Wednesday, June 6, 2018

Masonic Temple Becomes Community Center

The Ancient Free & Accepted Masons built a new meeting hall in Salina, Kansas, back in the early 1920's. It was a pretty ambitious project, but since build buildings is what they do, it turned out to be quite a landmark. The Masons know how to construct impressive buildings.

 I was driving through Salina, KS, recently and came across the place. I had to stop and take a bunch of pictures, because, well, it is a very picture-worthy subject, plus it has a very interesting new mission.

Click on the images to make them larger. 

About a year ago I had read an internet article about this place, so it was quite a shock when I was driving along and suddenly saw it, recognizing it from pictures accompanying the article. What was the article about?  Well, the Masons had put it up for sale. They didn't need the entire seven-story 160,000 square foot building any longer (it was pretty big for their purposes), but they hoped someone would buy it and put it to good use.  They planned to get a smaller, more modern building for their meetings.

For sale: Would make good conference center, community center, or corporate office.

The Masons chartered their Lodge in Salina back in 1867, back in the days of the Old West.

The cornerstone for the building was laid in 1922, and the finished building was dedicated in 1927. That must have been quite an addition to the Salina skyline.

Here are several pictures of the interior, mainly the front lobby.

Old steam radiators for heat

Quite a lot of marble in the walls and flooring

The ceiling in the lobby is incredible.

So the building was for sale for quite a while, and the only stipulation the Masons put on the sale was that the new purchaser could use the bottom floors, but the top floor was reserved for the Masonic Lodge meeting room. Apparently, this provision did not go over too well, however. So, what finally happened to the building was quite remarkable.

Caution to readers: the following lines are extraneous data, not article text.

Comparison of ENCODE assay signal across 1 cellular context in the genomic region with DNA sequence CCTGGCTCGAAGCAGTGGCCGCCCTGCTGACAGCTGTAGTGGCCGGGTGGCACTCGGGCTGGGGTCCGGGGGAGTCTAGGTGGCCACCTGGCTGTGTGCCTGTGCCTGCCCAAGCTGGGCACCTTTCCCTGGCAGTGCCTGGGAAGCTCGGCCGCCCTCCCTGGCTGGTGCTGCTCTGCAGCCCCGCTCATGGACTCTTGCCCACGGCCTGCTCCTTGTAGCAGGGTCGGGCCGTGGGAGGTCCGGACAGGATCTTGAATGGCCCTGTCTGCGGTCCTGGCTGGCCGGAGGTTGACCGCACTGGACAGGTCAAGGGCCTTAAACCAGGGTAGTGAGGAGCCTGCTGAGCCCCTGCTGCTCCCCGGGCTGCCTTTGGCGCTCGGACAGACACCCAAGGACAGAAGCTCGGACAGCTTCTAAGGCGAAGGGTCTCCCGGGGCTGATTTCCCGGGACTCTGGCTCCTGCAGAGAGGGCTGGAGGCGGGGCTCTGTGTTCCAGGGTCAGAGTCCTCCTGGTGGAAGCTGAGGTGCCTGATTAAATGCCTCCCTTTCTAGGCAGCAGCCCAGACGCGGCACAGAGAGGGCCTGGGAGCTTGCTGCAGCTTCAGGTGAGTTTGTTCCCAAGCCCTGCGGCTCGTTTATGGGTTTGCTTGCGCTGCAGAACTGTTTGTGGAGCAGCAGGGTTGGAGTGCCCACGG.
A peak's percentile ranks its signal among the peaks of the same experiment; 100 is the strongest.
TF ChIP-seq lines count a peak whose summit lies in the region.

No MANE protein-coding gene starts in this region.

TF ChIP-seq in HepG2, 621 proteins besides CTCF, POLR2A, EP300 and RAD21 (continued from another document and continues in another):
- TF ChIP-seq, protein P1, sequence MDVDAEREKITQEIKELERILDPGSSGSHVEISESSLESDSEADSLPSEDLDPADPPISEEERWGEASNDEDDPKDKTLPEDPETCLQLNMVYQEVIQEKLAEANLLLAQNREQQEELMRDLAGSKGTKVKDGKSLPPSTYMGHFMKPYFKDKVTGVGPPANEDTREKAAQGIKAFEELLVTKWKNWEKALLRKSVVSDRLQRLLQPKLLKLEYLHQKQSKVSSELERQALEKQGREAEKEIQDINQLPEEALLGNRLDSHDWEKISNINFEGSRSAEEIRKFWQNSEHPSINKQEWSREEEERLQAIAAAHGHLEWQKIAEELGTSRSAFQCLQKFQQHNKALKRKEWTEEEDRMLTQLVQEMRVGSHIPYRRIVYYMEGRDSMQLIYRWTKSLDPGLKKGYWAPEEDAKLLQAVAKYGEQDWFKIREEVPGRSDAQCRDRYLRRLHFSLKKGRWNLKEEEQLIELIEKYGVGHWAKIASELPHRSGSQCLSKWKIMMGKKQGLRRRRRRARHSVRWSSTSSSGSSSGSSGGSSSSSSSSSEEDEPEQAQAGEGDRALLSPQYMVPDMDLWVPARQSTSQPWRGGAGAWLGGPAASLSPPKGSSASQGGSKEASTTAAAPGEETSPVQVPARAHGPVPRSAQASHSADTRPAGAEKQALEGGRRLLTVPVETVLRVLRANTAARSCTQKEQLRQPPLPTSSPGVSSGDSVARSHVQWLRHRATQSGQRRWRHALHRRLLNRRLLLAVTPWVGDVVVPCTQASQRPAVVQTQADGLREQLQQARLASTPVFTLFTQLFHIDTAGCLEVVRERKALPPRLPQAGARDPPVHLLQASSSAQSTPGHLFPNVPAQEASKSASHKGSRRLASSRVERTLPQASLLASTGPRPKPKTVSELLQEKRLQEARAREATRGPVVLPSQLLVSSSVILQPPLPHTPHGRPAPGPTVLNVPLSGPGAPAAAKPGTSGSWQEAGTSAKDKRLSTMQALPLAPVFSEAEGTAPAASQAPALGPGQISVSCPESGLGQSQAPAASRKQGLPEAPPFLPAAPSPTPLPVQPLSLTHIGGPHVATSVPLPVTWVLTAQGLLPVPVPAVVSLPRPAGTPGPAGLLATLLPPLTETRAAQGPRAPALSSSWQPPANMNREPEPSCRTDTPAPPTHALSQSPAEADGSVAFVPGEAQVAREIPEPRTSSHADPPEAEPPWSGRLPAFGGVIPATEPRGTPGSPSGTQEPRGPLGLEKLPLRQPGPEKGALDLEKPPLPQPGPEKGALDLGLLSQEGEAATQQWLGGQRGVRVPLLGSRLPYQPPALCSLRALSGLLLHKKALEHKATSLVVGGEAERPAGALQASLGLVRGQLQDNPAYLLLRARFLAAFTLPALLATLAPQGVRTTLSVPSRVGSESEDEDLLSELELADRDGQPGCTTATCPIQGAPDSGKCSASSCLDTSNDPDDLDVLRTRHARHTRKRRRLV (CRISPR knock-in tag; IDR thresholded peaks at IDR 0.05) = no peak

According to radio station KSAL, "A newly formed organization had an “innovative idea. The mission of the  Salina Innovation Foundation is to  “to protect and endow the Masonic Center building, and infuse it with new spirit and life.”. 

"The historic building was donated to the recently formed local community foundation. The foundation has the use of the entire facility, with the exception of the top two floors which are still used by the local Masonic organization. Mary Landes, the Director of the Salina Innovation Foundation, told KSAL News that the building, with all of its history, is the perfect place of an organization like hers."

The Masonic Temple is now home to a wide variety of community activities, including art displays such as the collection of locally-produced pottery above.

 Some of the uses planned for the building are a local art gallery, artist loft spaces, a wedding venue, meetings, Cultural Art performances, lectures, and yoga and meditation classes. The first floor also offers a commercial kitchen which is being used for Culinary Classes & Internships,  Restaurant Incubation, a Kitchen for Hire and local Food Tastings and Events. 

The building was designed around its third floor Grand Theatre, which features a 36-foot high ceiling and has a seating capacity of over 1,200 people. The elevated stage contains 104-year old, hand-painted scenery drops. These backdrops were painted in 1895 at the Pennsylvania College of Art and Architecture, and were purchased by Salina in 1930 for $30,000. They were brought by specially made rail car, and were hung with rope rigging, which is still functioning today. Above info came from the Salina Innovation webpage.

The Theatre has a large ballroom dance floor, vintage mirrored light, and 3 balconies of seating. "The acoustics are incredible in this masterfully designed space," a foundation spokesman said. 

One of the ways the Foundation raises funds to help operate the facility is through an "Adopt a Gargoyle" project. Yes, that's right. There are 120 hand-hammered copper gargoyles lining the top edge of the building and people can help "save their home" by donating money to the cause. One hundred dollars gets them a nice certificate, and five hundred dollars gives them the opportunity to name their own gargoyle. These folks are really creative.

The masonry work above the main entrance doors.

CLICK HERE to view a video featuring the Foundation director explaining the "re-purposing" of the Masonic Temple building. The group also has a Facebook page at this link.

Gargoyles up for adoption: see any you like?

All in all, it's a very encouraging model for how communities can help save old landmark buildings that need a new lease on life and a new mission for the 21st century.